I am sure we can barely imagine life without indoor plumbing, but with the convenience comes waste… get it? Waste. Sorry for the potty humor.
Toilets account for about 30% of a Canadian household’s water usage.
I have always put jars of water in the back of my toilet tank to reduce water waste by displacement. Recently though I have started something new. *Leans in and whispers* I flush my toilet with grey water.
Grey water is lightly used water, from sinks, washing laundry, dishwashers et cetera. To start using grey water, I simply put a bucket in the sink to catch the used water from washing hands and brushing teeth. I must warn you, your toilet water will always look murky and the bowl will not be the sparkling porcelain you once revered. This is easily fixed when company comes over by flushing the toilet as you normally would and giving is a quick once over with some white vinegar, baking soda and a toilet brush. Chemicals going down the toilet are concerning if you care about being environmentally friendly.
I have implemented the old adage “If it’s yellow, let it mellow. If it’s brown, flush it down” which gives me the time to catch enough grey water to flush the toilet which uses up to 1.6 gallons of water per flush (approximately 6 litres).
I have always tried to be more thrifty with water, and in the city I live in it is easy to be held accountable for my consumption because I get a water bill. There in black and white is my usage measured in cubic meters. Usually I am rather frugal with the H2O. I hand wash dishes, I only do full loads of laundry twice a week, I don’t leave water running and I usually turn the water pressure down so that less water is being wasted when I turn on the tap. I also have rain barrels outside. Over this past summer though I had an atrociously high water bill from watering my veggie garden. My consumption jumped up to 84561 litres/84.56 cubic meters. I was horrified! I pay $1.15 a cubic meter in and $.97 a cubic meter out (by the way, the water company calculates the out going water at about 90% of your incoming). Receiving this bill was the point that opened my eyes to the fact that I needed to get more aggressive with my water saving tactics. Next year we are going to install a more efficient irrigation system and I am looking at the possibility of mulching techniques to reduce evaporation. I also am hoping for a more efficient laundry suite. *Looks over at husband *Hint Hint Nudge Nudge.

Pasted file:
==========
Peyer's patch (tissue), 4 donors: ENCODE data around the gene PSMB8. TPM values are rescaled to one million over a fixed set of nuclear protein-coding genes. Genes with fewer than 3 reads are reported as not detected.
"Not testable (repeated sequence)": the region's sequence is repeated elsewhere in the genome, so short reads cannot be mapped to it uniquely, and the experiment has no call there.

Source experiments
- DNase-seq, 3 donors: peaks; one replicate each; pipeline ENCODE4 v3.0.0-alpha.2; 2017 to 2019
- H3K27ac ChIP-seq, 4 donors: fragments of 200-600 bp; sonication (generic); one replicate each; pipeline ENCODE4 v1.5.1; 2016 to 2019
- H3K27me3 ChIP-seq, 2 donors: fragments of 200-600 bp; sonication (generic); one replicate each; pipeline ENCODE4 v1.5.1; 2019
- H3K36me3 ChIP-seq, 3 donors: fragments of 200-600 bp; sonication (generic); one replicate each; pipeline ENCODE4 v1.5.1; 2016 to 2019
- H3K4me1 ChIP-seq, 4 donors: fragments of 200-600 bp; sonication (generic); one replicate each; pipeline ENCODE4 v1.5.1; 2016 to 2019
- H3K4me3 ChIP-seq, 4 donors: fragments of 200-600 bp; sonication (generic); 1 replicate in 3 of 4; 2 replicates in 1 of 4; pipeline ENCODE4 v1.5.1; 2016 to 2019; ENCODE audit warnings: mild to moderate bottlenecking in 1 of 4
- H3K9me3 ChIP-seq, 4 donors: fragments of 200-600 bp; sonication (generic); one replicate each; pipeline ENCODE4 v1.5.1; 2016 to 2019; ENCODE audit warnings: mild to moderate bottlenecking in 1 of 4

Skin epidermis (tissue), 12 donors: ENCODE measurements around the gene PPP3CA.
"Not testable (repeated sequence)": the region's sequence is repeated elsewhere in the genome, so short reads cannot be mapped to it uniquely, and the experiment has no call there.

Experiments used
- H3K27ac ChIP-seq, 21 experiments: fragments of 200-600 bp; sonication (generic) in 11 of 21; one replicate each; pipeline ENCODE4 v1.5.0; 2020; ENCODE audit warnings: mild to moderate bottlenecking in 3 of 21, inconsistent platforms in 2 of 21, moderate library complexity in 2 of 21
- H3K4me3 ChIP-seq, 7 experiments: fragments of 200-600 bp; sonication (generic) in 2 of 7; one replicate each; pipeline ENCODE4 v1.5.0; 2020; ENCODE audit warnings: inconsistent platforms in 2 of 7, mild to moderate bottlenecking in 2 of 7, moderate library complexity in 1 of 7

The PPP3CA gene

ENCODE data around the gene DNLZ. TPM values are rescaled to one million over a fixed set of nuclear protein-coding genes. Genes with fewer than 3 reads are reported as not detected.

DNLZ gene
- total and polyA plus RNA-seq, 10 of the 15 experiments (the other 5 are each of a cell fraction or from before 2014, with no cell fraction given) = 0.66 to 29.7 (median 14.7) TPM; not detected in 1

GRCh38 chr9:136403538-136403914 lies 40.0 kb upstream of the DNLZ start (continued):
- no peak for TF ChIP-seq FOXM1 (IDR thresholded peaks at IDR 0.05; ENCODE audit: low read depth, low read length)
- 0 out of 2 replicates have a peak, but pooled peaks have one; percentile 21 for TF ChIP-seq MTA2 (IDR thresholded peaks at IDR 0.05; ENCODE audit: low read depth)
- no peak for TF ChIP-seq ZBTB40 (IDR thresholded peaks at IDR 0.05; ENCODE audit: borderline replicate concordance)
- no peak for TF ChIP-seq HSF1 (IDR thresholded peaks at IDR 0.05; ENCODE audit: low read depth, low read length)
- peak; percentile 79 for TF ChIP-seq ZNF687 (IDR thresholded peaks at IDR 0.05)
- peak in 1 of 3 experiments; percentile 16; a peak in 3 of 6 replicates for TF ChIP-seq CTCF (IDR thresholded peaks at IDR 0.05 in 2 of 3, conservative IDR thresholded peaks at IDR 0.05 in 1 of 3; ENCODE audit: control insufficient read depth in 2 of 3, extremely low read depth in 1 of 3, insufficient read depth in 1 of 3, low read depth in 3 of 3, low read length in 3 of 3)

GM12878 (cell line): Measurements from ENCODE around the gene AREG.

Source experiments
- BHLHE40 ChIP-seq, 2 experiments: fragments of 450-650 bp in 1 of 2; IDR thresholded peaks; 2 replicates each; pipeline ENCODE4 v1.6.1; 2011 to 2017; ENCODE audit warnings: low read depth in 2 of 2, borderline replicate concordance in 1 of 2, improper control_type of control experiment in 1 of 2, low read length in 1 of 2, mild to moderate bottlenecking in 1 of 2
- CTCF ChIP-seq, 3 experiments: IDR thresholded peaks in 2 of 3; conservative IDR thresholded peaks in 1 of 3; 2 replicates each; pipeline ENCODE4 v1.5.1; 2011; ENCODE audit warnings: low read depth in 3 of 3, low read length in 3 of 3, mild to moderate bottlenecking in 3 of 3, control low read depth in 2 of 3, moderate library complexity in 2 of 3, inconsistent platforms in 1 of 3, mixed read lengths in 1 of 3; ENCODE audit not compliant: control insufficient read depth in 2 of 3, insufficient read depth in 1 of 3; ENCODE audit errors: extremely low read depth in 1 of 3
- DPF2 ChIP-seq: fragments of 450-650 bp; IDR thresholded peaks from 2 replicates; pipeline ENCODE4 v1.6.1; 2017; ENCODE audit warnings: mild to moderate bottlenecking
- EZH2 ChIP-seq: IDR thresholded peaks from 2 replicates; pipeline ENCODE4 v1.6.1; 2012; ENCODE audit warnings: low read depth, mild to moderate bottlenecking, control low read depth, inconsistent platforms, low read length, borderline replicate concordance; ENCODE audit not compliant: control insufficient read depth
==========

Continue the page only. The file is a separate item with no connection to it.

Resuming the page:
There is one new thing I do in our household that actually does use more water. I use a sprayer hooked up to my incoming water valve on the toilet to wash my backside after using the toilet. It is like a poor man’s bidet. Now the reason for this is not just about improved hygiene but about lessening the toilet paper I use and flush. Using less toilet paper means less biosolids that will need to be dealt with. If you don’t know what biosolids are and how Canada deals with it, I have one word for you… HUMANURE. Don’t believe me? http://www.cbc.ca/news/canada/earth-day-is-sewage-sludge-safe-for-farm-fields-1.2606919 I was appalled when I found out. That seems like such a third world concern.
I’ve been making changes slowly so that they stick. I do not want to be overwhelmed by my lifestyle choices in my quest to live more gently, but I realize every little thing I change for the better is making a collective difference. I think that deserves a pat on the back or at least a figurative gold star for effort.
There are many places around the world suffering from a lack of water and to me it seems silly to waste a resource just because I have an abundance of it. I mean really, how irresponsible is it that we use clean drinking water to flush our toilets?